Tuesday, October 30, 2012

Crows and Ravens

Well I was hoping to have more time to write up information about another creature found in ballad and folklore and commonly seen as a motif for Halloween, but Sandy had other ideas.  So I'll share with you what I was able to collect before I was distracted by wind and rain!

Crows and Ravens.  

A beautiful tray featuring a rather dapper fellow.

A gorgeous yet simple image of a crow.

By artist Jeremy Hush.

 There is a pose in yoga known as The Crow.  This image shows both the real creature, and the yoga  position.  (From Tumblr, original source unknown)

 Queen Ravenna, in the recent release Snow White and the Huntsman, lives up to her name by wearing a gown strewn with raven skulls and a transformation cloak made of black feathers.

 Gorgeous image of blackbirds and cherries by Danielle Barlow.

So...this is a quilt.  Beaded.  Gorgeous.  I love how the branches extend off the edge of the frame at top.

 Four and twenty black-birds.  I always felt bad for the poor creatures in this nursery rhyme.

And of course, no discussion of crows and blackbirds on a mythic blog would be complete without a shout-out to Charles de Lint's memorable Crow Girls, here rendered by Aaron Pocock.

The Three Ravens is an old ballad that includes a group of blackbirds discussing where they should find their meal.  They discuss a fallen knight who has died and been left by his hawk, his hound and his beloved.  Sad, but catchy, when sung in a slightly different version by Steeleye Span as "Twa Corbies"

 Note the body of the knight in the field?  Gorgeous but (shudder) macabre.

A beautiful embroidered garland of corvids from Etsy.

A sweet classic nursery rhyme image from Etsy.

I adore this embroidered pillow from Etsy.  And guess what?  The seller has one of a bat as well.

A whimsical print.
 And another, set against the eponymous poem by Poe.

Pie birds.  My mom gave me one upon request for a recent birthday.  No doubt at least part of their origin is owed to the nursery rhyme of the poor things baked in a pie, but they just add such cheerful whimsy...not to mention they are practical.

The Plague Doctor was a physician who would dress in what now appears to us to be a ridiculous ensemble to visit plague victims.  The "beak" of his mask was filled with aromatic herbs to fend off the stench of illness, the lenses in his mask were tinted red to ward off evil.  And he dressed all in black with a black wide-brimmed hat that identified him as a physician.

 Artist Toby Froud played the Plague Doctor on stilts at Faeriecon three years ago. 

And my friend Lindsey and I, also dressed in vaguely Plague Doctor-y masks, had to get a shot:

 The Grimm fairy tale of the Seven Ravens is a beautiful one, here incredibly rendered in silhouette by a new favorite artist of mine, Steering for North.

Jim Henson also filmed a version of the tale on his incredible Storyteller tv show.  It's my personal favorite episode of Storyteller, with Miranda Richardson playing an incredible evil role, and Vanessa Redgrave's daughter Joely Richardson (well for crying out loud...I never even knew it was her until I just looked it up to write it here) playing the heroine role.

 From Pinterest: "Illustration of a Japanese fairy tale wherein a girl befriends a crow demon in order to save the soul of her sister."  Anyone know more about this story?

And finally, I have to put this question out there to the interwebs.  About twelve years ago I worked at a new-age bookstore.  We would enjoy talking with and exchanging stories with the people who came in there.  Once I told one of the customers that I always tended to see a spiderweb or a crow before something magical or supernatural was going to happen, or I had to pay attention in the moment.  He told me that there was a superstition or piece of lore that when you were traveling, if you saw a crow overhead flying in the same direction as you, it meant you were on the right path, both physically and spiritually.  If, however, a crow flew across your path, it was a sign to change directions.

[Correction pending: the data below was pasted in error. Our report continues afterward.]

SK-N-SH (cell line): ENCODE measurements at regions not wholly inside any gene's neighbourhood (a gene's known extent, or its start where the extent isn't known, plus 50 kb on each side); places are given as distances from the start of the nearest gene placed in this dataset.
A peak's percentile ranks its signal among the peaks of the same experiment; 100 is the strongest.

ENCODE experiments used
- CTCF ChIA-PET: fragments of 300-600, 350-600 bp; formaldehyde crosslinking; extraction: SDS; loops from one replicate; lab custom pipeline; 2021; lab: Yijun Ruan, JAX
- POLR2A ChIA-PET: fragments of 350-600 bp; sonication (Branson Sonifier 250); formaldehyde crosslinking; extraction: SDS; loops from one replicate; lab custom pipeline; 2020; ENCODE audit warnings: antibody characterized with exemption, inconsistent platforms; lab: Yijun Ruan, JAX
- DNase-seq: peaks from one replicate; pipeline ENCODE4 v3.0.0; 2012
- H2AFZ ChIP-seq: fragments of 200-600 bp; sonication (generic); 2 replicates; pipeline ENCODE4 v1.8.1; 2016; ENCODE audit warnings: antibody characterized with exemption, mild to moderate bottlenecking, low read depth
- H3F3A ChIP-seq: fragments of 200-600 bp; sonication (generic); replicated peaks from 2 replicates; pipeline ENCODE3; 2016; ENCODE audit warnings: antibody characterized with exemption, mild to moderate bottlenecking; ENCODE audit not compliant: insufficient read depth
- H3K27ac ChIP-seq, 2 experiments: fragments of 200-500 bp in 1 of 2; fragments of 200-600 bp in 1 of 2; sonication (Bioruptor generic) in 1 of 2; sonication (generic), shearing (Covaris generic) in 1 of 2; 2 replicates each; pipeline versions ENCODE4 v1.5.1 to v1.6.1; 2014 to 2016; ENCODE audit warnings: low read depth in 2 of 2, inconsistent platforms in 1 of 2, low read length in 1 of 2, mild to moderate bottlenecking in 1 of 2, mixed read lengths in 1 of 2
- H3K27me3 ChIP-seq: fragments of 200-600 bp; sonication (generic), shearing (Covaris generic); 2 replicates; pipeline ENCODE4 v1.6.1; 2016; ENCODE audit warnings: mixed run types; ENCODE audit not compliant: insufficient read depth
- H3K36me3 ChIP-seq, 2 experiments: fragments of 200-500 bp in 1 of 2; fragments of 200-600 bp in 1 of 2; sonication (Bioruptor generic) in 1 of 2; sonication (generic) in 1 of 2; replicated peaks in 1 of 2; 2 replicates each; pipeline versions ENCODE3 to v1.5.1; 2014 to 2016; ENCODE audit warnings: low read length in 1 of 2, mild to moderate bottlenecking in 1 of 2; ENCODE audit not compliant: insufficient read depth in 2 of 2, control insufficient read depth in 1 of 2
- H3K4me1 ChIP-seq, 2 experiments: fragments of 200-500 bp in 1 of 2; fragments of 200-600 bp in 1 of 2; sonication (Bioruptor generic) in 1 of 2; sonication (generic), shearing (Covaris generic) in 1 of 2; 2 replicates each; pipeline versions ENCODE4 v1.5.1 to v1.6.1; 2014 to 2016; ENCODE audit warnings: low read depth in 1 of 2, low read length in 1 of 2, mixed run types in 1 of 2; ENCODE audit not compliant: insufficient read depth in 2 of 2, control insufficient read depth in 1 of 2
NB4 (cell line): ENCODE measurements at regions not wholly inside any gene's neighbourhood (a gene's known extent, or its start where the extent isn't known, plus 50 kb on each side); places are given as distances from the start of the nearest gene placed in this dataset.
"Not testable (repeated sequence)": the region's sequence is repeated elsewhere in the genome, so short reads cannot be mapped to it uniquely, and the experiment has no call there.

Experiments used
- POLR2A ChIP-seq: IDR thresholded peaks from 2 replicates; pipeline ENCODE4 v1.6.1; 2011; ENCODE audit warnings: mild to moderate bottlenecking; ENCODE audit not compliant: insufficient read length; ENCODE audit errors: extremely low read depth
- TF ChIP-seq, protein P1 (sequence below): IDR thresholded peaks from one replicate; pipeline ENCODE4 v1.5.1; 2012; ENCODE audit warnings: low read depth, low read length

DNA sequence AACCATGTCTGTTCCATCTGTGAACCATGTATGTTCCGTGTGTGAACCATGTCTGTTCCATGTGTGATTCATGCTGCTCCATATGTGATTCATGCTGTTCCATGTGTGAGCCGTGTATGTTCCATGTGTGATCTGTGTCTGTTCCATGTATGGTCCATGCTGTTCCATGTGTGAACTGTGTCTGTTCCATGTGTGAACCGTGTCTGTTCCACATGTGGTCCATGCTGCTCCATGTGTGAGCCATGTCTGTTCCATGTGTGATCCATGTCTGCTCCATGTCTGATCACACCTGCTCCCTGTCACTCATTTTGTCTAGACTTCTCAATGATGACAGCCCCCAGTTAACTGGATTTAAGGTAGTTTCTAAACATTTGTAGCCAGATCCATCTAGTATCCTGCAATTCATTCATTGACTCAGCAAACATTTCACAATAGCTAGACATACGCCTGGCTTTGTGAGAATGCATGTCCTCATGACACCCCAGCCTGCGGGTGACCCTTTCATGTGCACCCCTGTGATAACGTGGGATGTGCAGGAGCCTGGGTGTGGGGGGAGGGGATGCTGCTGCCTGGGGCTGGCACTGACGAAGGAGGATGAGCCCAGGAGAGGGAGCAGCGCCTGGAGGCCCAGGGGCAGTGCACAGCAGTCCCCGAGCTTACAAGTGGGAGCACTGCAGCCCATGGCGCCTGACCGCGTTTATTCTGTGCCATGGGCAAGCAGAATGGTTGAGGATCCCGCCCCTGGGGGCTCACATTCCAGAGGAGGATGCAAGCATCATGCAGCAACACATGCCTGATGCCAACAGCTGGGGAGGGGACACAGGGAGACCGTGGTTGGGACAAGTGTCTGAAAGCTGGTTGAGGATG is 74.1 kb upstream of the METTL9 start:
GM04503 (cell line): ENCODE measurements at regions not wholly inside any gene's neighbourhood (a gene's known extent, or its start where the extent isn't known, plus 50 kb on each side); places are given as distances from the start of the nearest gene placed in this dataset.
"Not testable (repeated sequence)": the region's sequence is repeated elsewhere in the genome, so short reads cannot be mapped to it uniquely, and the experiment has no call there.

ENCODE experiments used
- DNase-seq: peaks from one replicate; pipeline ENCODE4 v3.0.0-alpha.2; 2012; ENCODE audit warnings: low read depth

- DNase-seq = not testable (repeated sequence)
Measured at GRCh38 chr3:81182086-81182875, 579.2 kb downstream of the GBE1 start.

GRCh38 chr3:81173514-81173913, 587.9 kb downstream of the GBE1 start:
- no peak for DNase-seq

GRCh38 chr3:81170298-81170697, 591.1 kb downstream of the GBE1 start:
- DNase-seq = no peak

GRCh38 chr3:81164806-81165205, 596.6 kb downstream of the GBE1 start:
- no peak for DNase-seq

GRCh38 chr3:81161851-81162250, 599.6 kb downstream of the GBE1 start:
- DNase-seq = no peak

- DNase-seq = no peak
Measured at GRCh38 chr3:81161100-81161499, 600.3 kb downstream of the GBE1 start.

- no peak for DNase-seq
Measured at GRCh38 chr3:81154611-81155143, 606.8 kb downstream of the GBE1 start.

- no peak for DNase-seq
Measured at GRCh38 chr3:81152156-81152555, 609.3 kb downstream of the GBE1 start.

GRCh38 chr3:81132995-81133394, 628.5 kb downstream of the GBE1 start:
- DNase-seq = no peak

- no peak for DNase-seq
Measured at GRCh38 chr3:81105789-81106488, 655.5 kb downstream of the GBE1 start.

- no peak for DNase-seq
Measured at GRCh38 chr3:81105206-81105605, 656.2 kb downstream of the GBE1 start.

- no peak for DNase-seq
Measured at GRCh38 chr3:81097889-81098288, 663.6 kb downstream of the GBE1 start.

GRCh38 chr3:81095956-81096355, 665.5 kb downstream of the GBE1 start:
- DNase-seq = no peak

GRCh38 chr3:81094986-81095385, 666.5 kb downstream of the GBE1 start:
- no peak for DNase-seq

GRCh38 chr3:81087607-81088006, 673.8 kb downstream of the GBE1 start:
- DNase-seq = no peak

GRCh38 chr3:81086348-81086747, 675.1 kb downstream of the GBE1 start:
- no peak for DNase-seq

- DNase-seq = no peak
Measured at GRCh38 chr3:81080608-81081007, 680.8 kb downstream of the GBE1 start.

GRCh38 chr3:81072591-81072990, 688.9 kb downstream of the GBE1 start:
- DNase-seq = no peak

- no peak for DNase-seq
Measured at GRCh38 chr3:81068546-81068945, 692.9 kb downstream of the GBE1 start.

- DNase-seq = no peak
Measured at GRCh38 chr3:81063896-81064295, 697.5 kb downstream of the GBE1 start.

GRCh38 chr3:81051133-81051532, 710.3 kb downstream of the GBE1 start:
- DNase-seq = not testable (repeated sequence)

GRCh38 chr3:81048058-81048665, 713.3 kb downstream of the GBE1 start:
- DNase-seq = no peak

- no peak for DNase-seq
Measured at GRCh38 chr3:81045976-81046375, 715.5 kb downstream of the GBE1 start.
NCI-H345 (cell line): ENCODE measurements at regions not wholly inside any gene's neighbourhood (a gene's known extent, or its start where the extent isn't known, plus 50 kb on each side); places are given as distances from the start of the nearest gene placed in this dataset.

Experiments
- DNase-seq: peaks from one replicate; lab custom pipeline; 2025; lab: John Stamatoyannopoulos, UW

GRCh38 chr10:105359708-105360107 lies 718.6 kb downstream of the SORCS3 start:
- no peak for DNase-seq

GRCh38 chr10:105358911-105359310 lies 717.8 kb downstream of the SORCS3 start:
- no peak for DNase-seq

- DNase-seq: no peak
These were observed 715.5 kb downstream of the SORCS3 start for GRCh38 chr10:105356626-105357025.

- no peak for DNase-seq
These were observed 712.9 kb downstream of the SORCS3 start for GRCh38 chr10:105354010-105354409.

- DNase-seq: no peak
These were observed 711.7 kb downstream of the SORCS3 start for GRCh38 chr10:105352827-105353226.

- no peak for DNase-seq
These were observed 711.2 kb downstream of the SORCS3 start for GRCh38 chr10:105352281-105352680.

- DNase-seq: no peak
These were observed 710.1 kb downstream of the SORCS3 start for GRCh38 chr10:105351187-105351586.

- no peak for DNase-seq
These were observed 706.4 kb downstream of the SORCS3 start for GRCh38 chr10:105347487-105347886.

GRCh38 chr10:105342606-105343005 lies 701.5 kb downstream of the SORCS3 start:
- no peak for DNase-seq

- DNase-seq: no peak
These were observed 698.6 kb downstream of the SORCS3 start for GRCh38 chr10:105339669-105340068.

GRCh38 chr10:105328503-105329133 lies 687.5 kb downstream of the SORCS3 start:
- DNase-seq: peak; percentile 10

Has anyone heard of this before?  I would love to know the origin!

So there you have it.  On the eve of Halloween, let's celebrate these beautiful, highly-intelligent, and extremely magical creatures!


  1. What a lovely post, I am glad Sandy has not stolen your voice and hope that you are yours are safe.

    The Crow that stole the sunlight is a favourite of my youth. I have it in a version written by Roger Lancelyn Green and illustrated by the sisters Anne and Janet Grahame-Johnstone

  2. Gosh what an amazing collection of crows! I don't know where to start telling you which ones I like, because I like all of this post, very much! Now to see those lovely looking links! :)
    Jess x

  3. Thank you Charlotte and Jess! I live in Central Ohio, and they kept giving us dire predictions, but the actual aftermath was not that brutal. My heart goes out to everyone in the east.

    Charlotte, thank you for sharing that link!! Jess, enjoy perusing the ones I shared :D :D

  4. I highly recommend the version from John Fleagle's "Worlds Bliss". Actually, I recommend the entire album, you can listen to at Magnatune and download there and I think on iTunes too.

  5. Amy, I listened to that link for about an hour. Amazing gorgeous stuff...thank you for sharing.

  6. This post is truly magical. Corvids are not appreciated enough being seen as pests by so many. I love all of the photos which you have illustrated this piece with, and it is so informative. Even a lifelong fan such as I has learned much. Thank you! PS So glad that you are safe! x

  7. I'm so glad you enjoyed it Minerva!

  8. Hi Grace-catching up on my reading! The illo with sheep up above, I think that is a Walter Crane piece. That or someone very much in his style. I love crows, keepers of poetry, mystery, prophecy... thanks for this.